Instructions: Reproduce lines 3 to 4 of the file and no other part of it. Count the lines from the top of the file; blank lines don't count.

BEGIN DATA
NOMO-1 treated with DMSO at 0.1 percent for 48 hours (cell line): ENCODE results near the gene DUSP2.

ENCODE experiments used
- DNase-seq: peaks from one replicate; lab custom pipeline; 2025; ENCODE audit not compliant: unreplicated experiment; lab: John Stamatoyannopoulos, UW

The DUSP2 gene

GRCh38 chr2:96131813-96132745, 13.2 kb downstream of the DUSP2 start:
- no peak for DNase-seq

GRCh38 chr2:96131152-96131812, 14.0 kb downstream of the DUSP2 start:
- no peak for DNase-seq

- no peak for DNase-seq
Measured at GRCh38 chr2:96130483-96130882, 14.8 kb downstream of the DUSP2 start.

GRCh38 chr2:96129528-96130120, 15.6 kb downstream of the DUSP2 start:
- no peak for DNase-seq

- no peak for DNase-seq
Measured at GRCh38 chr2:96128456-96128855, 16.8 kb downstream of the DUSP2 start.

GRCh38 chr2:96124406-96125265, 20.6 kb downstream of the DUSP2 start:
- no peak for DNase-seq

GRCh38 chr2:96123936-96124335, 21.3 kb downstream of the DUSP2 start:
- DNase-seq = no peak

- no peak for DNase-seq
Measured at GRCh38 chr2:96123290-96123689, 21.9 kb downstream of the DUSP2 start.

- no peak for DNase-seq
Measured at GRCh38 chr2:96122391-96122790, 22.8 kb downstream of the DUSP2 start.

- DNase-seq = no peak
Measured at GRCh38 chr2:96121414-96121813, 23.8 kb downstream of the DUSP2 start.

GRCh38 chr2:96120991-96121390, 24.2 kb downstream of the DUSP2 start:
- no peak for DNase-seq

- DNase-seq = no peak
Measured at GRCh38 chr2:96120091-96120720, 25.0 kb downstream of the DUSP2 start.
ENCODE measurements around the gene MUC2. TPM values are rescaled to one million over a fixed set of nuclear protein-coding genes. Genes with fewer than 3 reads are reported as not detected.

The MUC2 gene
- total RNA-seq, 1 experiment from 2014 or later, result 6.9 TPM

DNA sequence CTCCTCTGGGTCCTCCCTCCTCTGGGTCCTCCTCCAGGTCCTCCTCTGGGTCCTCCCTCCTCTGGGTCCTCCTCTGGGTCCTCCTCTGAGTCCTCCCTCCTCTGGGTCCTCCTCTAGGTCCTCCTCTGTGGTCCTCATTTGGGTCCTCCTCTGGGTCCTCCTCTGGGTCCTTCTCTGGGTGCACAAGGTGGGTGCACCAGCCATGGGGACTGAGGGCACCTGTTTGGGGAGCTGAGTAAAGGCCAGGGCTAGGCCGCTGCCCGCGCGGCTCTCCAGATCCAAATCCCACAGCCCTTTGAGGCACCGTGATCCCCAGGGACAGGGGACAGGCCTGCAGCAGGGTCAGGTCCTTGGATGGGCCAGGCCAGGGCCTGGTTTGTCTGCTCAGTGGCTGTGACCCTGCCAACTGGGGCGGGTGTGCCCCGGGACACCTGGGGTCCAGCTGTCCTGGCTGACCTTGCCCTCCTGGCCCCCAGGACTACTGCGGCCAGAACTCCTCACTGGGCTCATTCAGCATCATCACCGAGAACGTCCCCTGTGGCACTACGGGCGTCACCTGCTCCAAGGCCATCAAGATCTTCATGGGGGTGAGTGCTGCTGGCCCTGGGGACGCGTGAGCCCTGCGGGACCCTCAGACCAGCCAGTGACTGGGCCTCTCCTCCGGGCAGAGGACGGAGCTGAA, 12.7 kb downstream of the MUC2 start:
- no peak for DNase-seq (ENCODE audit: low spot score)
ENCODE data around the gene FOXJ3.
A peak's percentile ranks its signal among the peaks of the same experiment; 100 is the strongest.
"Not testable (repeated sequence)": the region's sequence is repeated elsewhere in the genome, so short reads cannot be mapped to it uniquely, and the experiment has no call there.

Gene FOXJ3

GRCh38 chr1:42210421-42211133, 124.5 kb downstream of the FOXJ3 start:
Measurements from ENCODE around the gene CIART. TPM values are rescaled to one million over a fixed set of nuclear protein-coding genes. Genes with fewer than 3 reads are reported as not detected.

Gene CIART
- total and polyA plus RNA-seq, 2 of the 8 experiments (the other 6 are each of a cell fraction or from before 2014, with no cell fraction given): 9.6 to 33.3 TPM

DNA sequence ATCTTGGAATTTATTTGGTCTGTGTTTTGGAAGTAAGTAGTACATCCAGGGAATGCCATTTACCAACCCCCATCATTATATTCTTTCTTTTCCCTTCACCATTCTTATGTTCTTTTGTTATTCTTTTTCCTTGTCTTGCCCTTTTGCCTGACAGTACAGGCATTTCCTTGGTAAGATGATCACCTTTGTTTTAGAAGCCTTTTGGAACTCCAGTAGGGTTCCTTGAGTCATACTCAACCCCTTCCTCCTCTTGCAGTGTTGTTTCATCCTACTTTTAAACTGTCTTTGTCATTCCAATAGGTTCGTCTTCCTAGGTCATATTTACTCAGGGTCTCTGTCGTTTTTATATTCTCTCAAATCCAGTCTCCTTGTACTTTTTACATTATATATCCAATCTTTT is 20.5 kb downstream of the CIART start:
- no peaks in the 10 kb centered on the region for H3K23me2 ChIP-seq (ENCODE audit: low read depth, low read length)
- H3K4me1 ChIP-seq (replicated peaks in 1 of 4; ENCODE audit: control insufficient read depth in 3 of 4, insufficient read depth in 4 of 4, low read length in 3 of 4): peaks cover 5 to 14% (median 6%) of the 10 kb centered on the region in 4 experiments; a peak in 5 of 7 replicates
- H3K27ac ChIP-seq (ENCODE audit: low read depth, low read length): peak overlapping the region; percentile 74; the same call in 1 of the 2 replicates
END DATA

- DNase-seq: peaks from one replicate; lab custom pipeline; 2025; ENCODE audit not compliant: unreplicated experiment; lab: John Stamatoyannopoulos, UW

The DUSP2 gene